We Japanese Language School in Shibuya Tokyo Japanese Language School



When a new language is added to your life, you develop a new sense of self.

Can you understand “Japanese-English”?



Today we’ll explore the world of wasei-eigo, or “Japanese-English”, which in itself is a word created by the Japanese.

For example, in Japanese, it’s not uncommon to use the word “(high) tension” when talking about someone who is in high spirits. So, a Japanese person who wants to ask an English speaker why they are so happy may say:

“You seem happy. Your tension is high today?”

that’s probably how an English native-speaker would respond.

In English “tension” is usually used in reference to “electric voltage, “tightness”, “tense situations” and “something being stretched”. So, “high tension” is likely to be interpreted as “high voltage”.

What the Japanese person meant to say by using the word “tension” was that the English speaker was “Hyper”:

“You are hyper today.”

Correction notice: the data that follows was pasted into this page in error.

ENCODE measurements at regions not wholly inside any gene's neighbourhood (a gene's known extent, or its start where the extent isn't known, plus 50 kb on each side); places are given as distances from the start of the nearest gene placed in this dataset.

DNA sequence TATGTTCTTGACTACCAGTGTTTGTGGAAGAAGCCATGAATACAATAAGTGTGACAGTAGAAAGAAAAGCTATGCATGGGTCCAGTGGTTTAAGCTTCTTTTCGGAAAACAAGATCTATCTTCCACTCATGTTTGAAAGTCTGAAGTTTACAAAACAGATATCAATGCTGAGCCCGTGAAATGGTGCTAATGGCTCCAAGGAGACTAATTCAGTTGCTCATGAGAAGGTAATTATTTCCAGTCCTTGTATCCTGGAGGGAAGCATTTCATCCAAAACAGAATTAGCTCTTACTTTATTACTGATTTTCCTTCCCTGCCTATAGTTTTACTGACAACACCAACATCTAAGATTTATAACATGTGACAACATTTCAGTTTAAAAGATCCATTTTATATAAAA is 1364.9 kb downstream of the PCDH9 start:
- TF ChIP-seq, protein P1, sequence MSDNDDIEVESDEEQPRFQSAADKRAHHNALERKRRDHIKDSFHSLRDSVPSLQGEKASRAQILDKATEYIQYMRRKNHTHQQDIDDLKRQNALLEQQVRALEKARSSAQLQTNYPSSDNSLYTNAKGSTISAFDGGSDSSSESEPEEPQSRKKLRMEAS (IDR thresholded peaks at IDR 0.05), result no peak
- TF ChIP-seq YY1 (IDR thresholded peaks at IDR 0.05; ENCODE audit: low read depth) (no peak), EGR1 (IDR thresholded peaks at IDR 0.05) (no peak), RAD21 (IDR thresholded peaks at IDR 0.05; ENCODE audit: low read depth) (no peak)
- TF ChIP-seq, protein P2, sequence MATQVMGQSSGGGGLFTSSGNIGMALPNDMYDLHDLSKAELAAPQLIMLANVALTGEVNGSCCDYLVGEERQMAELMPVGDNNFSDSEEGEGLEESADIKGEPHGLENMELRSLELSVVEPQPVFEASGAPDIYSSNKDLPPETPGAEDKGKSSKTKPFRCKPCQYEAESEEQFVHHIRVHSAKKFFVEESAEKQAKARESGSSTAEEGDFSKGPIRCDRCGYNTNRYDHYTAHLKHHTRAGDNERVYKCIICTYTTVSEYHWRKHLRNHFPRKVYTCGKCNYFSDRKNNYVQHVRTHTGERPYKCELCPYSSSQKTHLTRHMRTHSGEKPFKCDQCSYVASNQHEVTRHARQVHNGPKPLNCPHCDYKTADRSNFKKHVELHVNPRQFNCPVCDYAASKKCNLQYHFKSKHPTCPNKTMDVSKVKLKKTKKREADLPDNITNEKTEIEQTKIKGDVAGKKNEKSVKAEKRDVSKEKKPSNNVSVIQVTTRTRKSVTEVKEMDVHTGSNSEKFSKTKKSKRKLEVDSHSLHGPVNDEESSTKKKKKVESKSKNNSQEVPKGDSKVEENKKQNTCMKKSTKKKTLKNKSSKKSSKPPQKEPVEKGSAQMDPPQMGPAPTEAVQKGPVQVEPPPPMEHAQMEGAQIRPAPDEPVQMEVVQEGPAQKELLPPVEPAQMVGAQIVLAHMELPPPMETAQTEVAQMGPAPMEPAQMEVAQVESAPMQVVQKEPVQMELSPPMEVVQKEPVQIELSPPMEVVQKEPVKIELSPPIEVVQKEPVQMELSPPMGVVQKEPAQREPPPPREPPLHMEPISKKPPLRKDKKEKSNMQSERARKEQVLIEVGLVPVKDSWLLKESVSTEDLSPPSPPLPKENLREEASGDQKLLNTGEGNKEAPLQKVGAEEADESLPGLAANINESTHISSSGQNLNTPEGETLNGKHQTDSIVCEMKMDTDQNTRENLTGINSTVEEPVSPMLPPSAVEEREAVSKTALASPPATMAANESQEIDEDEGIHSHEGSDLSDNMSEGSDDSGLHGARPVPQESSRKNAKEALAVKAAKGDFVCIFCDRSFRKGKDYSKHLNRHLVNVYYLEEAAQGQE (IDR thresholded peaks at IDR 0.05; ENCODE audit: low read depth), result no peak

…is a more natural way of expressing it.

We’ve done some research into similar “Japanese-English” and “Katakana English”, which are often mistaken for “English”, but are incomprehensible to an average English speaker.


Here are some examples:

1. consent (コンセント) plug / wall socket
2. reform (リフォーム) renovation
3. skinship (スキンシップ) personal contact
4. order-made (オーダーメイド) taylor made
5. viking (バイキング) buffet / all-you-can-eat
6. no-sleeve (ノースリーブ) sleeveless
7. one-piece (ワンピース) dress
8. pair look (ペアルック) same outfit
9. sign (サイン) singature /autograph
10. claim(クレーム) complaint
11. gum tape (ガムテープ) duct tape
12. print (プリント) handout


Do they look familiar? I’m sure you’ve heard of them somewhere.

By the way, the origins of these words are actually quite interesting.
Take for example number 5, “viking”.

The word is taken from the name “Imperial Viking”, a buffet-style restaurant in the Imperial Hotel.


So, as you can see, there are quite a lot of words that Japanese people use unconsciously that are in fact “Japanese-English” or loanwords. Readers studying Japanese beware!
The next time you hear someone using them, perhaps you can correct them – subtly, of course.


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